The Persian ice houses, known as yakh-chal are ancient structures, used to store ice all year round with the purpose of preserving perishable foods but also for human consumption. The majority of ice houses used subterranean chambers to store ice or snow that had been collected from either neighbouring mountains or lakes during the winter months. These man-made underground chambers could reach a depth of 20 metres. The chambers are roofed with a domed structure that functions in parallel with a low wall and a shallow, long and narrow pool to create a passive cooling and an ice-harvesting system. The harvesting of the ice would take place daily during the winter. The process would consist of the pool being filled with fresh water every evening, which would freeze over night; the ice would then be collected in the morning and stored within the chamber.
The wall is constructed using adobe bricks, which provides a dense barrier to help shade the pool, which is positioned directly to the north of the wall. The winged open rectangular shape of the wall aids this shading process.
The height of the wall relates directly with the necessary level of shading and exposure of the pool required at different times of the year. The length of the pool often spanned up to 100 metres or more and 10 – 20 meters in width. Thus the height of the wall must be able to shelter the pool during the summer months from wind-induced convective heat gain and direct sunlight. It must also be able to shade the pool during the winter months to allow for ice to be created and harvested. It is essential however that the wall is not too high in order to allow the surface of the water to be exposed to the visible sky. This last factor impacts the amount of heat loss through radiation. To optimize this amount there needs to be exactly the right amount of exposure.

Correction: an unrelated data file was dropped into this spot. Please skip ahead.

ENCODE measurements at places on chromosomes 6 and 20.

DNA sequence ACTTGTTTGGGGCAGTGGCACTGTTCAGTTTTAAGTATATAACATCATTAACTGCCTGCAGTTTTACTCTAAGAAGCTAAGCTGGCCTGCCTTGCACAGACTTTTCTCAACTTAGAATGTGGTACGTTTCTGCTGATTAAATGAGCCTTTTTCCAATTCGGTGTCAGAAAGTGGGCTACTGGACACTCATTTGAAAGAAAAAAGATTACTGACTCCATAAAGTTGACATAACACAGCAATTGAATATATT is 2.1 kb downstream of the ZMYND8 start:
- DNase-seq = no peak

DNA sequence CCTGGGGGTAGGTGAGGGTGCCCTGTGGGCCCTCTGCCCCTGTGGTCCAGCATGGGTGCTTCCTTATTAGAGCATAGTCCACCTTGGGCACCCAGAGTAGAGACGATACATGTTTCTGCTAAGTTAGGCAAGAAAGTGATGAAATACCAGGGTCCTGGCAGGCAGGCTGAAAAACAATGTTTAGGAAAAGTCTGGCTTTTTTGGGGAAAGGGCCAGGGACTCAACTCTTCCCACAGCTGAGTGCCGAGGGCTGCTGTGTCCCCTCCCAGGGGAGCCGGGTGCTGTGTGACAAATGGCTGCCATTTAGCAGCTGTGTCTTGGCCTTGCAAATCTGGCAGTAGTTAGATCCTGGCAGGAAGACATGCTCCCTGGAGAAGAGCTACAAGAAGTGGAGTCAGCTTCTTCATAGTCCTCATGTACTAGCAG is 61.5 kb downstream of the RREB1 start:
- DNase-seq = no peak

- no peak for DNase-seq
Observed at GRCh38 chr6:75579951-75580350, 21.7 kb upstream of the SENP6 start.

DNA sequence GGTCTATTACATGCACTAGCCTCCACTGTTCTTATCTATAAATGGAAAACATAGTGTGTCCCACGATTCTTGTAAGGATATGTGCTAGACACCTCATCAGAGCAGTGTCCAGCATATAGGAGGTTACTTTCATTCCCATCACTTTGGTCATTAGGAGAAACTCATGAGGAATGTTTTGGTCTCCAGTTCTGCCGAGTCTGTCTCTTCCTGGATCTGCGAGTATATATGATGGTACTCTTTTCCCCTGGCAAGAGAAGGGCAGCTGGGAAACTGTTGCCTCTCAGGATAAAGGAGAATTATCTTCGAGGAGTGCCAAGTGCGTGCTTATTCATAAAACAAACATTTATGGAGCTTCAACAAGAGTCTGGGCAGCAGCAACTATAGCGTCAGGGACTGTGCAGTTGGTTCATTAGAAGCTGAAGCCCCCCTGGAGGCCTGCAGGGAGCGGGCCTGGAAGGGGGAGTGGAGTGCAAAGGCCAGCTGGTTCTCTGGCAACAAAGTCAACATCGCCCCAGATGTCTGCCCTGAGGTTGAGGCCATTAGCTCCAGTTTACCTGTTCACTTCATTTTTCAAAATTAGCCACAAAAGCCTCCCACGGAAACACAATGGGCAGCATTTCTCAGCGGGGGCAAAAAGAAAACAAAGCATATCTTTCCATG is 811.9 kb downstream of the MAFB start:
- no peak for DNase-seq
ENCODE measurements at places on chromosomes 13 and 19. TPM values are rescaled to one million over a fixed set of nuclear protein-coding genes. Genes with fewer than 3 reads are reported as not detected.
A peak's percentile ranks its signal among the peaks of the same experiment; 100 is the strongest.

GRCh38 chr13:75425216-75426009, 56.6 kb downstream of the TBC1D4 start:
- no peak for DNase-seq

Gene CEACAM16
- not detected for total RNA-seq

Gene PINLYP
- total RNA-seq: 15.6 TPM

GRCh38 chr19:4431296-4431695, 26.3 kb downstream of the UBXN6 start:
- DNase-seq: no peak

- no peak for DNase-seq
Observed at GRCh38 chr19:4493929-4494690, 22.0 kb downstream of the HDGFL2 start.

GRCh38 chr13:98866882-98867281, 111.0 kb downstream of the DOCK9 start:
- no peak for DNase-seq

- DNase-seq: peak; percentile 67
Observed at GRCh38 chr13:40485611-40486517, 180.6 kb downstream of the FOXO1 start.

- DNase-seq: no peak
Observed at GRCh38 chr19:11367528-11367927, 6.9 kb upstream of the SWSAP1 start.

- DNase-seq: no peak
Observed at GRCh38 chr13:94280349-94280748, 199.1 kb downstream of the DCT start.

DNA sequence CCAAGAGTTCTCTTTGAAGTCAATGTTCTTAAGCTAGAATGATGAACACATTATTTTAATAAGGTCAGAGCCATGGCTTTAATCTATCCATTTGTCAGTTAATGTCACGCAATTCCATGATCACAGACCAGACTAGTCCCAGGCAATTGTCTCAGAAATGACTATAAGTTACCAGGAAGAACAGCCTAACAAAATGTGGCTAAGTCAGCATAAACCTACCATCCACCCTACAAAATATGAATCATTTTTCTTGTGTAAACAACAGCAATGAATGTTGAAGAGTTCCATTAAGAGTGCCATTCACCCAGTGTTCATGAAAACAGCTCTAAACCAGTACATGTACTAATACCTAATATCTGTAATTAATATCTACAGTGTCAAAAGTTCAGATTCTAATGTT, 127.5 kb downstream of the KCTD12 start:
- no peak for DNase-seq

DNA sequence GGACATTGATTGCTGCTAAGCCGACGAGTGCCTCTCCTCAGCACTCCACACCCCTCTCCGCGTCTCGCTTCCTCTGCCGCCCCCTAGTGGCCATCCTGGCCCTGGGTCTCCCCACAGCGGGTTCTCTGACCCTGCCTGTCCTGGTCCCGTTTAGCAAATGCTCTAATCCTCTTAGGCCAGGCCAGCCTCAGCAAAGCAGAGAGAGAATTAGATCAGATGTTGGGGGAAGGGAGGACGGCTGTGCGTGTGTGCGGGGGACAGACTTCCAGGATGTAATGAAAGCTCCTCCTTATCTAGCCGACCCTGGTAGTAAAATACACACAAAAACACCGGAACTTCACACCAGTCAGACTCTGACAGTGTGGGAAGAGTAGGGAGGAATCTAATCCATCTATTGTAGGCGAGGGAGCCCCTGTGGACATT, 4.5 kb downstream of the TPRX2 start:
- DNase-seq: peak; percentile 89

The construction of the main ice chamber consists primarily of mud bricks, similar to the wall of the pool. Straw or sawdust is then packed into the chamber to provide insulation enabling ice to maintain its frozen state during the summer months.
For the purpose of studying the structural and performative principles of the Persian ice houses the Meybod ice house in Yazd was used as a case study for which a series of environmental studies were carried out on. A thermal analysis of Meybod ice house was undertaken testing its performance over a three day period in winter. The results showed that the water in the pool remained below freezing while the ambient temperature was predominantly above 0°. The solar analysis proved the effectiveness of the winged shape of the wall. The Meybod ice house was designed with the appropriate dimensions to allow for complete shading from direct sunlight during the day and enough exposure to the sky during the night to facilitate efficient levels of ice production.
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